The PSP also lends itself to other applications, such as viewing photos, watching videos, and playing music. Though these are definitely secondary uses for the PSP, they are no less good selling points, as the PSP handles them well enough to be a serious consideration for anyone looking for a secondary media display device. In each instance, simply connecting the PSP to your PC with a 5-pin USB cord will let you drag files from your hard drive onto the PSP’s Memory Stick. Pictures and music are fairly straightforward, while video is less so, requiring you to convert it to .mp4 format and set up a separate folder on the Memory Stick.
Picture viewing is a breeze. The PSP interface is set up in a horizontal hierarchy displaying each function; you simply navigate left or right to choose the application and then vertically to choose the source. Selecting ‘Pictures’ and then ‘Memory Stick’ will let you browse whatever images you have stored on your Memory Stick. Since the PSP uses standard Memory Stick Duo format chips, if you have a digital camera that uses MS Duo sticks, you can simply slap the stick from your digican into the PSP and browse to your heart’s content. The PSP allows you to zoom in or out and pan the photos in any direction using the nub.
Music is just as easy…you just drag your ATRAC (ech!) or .mp3 (yay!) music files onto the Memory Stick, and then navigate to them the same way you did the photos. One thing the PSP is not, however, is an iPod…you have to set up folders for each group of tunes you want, though you can assign tracks to song groups and play them back at will. That said, the PSP’s music playback functionality is great. The PSP comes with a decent set of ear buds and a remote extension allowing you to control the PSP’s music functions without having to dig the unit out of your pocket. More importantly, it sounds great. If you know how to edit .wmu playlists, you can even assign thumbnail images to the tracks which will appear when you play back the tune on your PSP.
Videos are the biggest pain in the arse, mainly because you have to do the most fiddling. Luckily, homebrew PSP programmers have already jumped to action, and there are already a number of freeware apps available online which will let you drag ‘n drop video onto your PSP with little or no trouble.
The biggest drawback to all this media fun is the fact that the PSP ships with a measly 32mb Memory Stick. By the time you start messing around with music and video files, you’ll be sorely aching for a big ‘ole 1GB Memory Stick.
So okay, I’m sure you’re wondering whether or not any of the horror stories you’ve heard about the PSP are true. One of the bigger points of contention that’s hounded the PSP is the dreaded ‘dead pixels’ issue. Reports have circulated widely that a number of PSP units have been plagued by ‘dead pixels’, pixels which are either permanently light or dark, depending on how they’re stuck. My unit does indeed have a handful of these dreaded dead pixels, but seriously…I think you’d have to be a real anal-retentive type for it to be considered truly bothersome. I’m certain that a handful of PSP’s have some serious issues, and Sony has agreed to repair or replace these units at no cost. However, seeing the problem first-hand, I can honestly say that it doesn’t seem to be that big an issue. In fact, over the last week or so, some of the ‘dead pixels’ seem to have disappeared, leaving only two barely noticeable spots. The other standout problem with the PSP’s screen is that it is a veritable magnet for smudges and fingerprints. Sony thoughtfully includes a microfiber cleaning cloth with the unit, and believe me, you’ll get a lot of use out of it. If this really bothers you, be aware that for less than $5 you can buy a number of PSP ‘skins’ which protect the screen from smudges or (gasp!) scratches.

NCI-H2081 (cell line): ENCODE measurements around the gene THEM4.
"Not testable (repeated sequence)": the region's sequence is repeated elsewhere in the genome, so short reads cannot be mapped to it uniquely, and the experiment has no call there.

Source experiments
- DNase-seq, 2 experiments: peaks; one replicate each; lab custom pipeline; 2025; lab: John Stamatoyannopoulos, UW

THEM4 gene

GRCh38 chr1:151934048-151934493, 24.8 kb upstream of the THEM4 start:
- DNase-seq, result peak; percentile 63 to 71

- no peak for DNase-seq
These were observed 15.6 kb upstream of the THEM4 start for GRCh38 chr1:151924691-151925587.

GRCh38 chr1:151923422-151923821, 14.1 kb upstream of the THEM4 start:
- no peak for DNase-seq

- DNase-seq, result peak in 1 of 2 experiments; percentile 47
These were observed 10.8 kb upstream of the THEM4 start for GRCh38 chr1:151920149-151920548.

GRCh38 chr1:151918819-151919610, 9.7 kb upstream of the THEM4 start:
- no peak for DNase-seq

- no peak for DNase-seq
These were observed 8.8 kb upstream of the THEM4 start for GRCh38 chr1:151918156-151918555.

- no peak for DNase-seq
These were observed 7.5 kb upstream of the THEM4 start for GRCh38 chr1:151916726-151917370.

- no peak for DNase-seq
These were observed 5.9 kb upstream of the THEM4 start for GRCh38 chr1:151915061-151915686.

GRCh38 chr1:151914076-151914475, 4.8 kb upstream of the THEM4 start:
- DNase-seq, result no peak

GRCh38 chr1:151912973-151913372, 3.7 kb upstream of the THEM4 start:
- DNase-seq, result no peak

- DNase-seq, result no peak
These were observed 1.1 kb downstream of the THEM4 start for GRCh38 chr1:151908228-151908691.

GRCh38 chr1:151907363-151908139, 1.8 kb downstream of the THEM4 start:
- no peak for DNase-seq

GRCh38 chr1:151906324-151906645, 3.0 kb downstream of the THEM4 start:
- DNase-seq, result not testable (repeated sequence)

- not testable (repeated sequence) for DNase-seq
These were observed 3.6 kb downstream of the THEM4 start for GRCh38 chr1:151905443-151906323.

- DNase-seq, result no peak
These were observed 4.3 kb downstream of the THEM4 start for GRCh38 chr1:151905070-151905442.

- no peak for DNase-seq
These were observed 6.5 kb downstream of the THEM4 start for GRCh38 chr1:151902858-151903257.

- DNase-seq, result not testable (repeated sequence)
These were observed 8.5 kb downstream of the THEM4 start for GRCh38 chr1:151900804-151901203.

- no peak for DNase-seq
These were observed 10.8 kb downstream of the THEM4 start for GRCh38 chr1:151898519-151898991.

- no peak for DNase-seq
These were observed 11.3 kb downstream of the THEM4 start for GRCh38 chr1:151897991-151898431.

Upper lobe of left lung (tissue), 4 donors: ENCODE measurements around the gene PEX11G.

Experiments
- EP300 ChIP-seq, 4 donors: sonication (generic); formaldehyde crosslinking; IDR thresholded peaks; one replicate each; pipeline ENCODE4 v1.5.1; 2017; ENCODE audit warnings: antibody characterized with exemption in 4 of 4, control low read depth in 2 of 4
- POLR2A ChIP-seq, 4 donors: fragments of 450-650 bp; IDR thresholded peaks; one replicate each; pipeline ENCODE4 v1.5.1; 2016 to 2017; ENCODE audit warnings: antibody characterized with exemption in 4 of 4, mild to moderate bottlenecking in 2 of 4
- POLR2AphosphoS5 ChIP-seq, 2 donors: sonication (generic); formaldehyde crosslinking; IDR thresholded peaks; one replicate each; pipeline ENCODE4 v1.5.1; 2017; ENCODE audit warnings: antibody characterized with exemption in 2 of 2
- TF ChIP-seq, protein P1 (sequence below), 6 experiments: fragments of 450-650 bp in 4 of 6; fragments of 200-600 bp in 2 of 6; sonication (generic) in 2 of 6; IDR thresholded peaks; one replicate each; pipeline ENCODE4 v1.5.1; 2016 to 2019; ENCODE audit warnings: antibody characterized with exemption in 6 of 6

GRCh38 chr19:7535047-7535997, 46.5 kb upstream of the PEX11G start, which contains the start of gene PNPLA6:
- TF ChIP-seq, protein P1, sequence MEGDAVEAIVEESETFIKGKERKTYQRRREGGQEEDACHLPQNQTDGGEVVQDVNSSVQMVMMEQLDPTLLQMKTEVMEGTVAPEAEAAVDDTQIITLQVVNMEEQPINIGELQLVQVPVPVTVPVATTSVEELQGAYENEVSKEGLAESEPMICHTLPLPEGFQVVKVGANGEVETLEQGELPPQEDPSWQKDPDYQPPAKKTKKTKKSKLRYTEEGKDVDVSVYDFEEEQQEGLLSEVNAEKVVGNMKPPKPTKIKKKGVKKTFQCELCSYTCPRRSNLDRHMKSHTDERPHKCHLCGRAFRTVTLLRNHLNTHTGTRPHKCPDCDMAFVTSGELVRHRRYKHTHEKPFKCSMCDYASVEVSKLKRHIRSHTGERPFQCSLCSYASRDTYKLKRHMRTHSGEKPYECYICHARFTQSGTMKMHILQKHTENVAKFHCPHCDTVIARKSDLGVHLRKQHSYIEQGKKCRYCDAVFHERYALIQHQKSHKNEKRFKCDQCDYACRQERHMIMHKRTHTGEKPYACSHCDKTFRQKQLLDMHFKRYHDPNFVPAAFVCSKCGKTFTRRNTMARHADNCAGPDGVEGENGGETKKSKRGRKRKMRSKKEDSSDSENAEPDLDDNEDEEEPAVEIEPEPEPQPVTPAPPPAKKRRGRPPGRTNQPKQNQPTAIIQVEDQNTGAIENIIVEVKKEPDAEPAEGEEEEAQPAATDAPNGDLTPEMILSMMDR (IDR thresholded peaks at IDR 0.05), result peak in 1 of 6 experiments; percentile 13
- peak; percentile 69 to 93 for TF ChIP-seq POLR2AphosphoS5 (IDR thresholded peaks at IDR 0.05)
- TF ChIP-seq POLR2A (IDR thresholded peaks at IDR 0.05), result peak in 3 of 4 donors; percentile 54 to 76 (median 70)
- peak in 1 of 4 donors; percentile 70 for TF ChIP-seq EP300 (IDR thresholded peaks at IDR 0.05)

The second biggest concern about the PSP has been the battery life. So far, in my experience, the power supply is adequate for what the PSP is…a portable gaming system. With average use, you should expect to get between 4-5 hours of use between recharges. I generally use the PSP to while away lunch breaks or spare moments in the evening when I’ve got nothing better to do, and I have yet to encounter a situation when I’ve been left with a fully discharged PSP. If you really expect to put some time into the PSP, you will probably want to get into the habit of carrying around the included 5v power supply or invest in a secondary power source (Pelican currently sells a ‘power brick’ which will recharge your PSP twice on a single charge for a mere $10). Other reports, from UMD’s ejecting from the unit when its’ twisted, to poorly fabricated ‘square’ buttons, have really been overblown. I’m sure you can find faults with the system, but overall, it’s very well manufactured and should withstand years of use provided you take care of it.
A minor issue of mine lies with the UMD movie lineup. While I’m all for enjoying fan-favorite fare like Hellboy and Kill Bill, I wonder if film studios will truly embrace the format. Will we ever be able to enjoy Citizen Kane or the works of Jean Cocteau on the PSP? I think not. Considering the highly proprietary nature of the UMD format, I can’t imagine the studios taking a risk on less bankable material for consideration for UMD release. I suppose those of us who enjoy the occasional foreign or classic film will have to resort to storing flicks on the Memory Stick. Oh well…least common denominator, I suppose…
Film snobbery aside, the PSP is truly a remarkable piece of engineering. When the PSP’s specs were first unveiled a mere two years ago, it was widely believed that Sony’s handheld system was vaporware in the making, and that the final product couldn’t possibly deliver. Amazingly, they have. Nearly every point on Sony’s ambitious list is intact. With numerous hardware and software improvements on the way (digital camera attachments, installed web browser and chat clients, PSP MMORPG’s), Sony has crafted the first true challenger to the handheld gaming throne…and suddenly it feels like 1995 all over again.
Alex Mayo is a graphic designer of Irish/Filipino descent who grew up in Cincinnati, Ohio. He was raised on comic books, punk rock, and grade-B kung fu movies, which explains his complete and utter inability to deal with real life in a rational manner. He is reasonably well-educated (if Art school counts), reasonably well-read (if graphic novels and the ‘Letters to Hustler…’ columns count), and reasonably well-fed (if Sliders from White Castle count).
Alex currently supports himself as a freelance graphic designer and as the helmsman in charge of http://destroy-all-monsters.com a popular Asian-American Pop Culture webzine.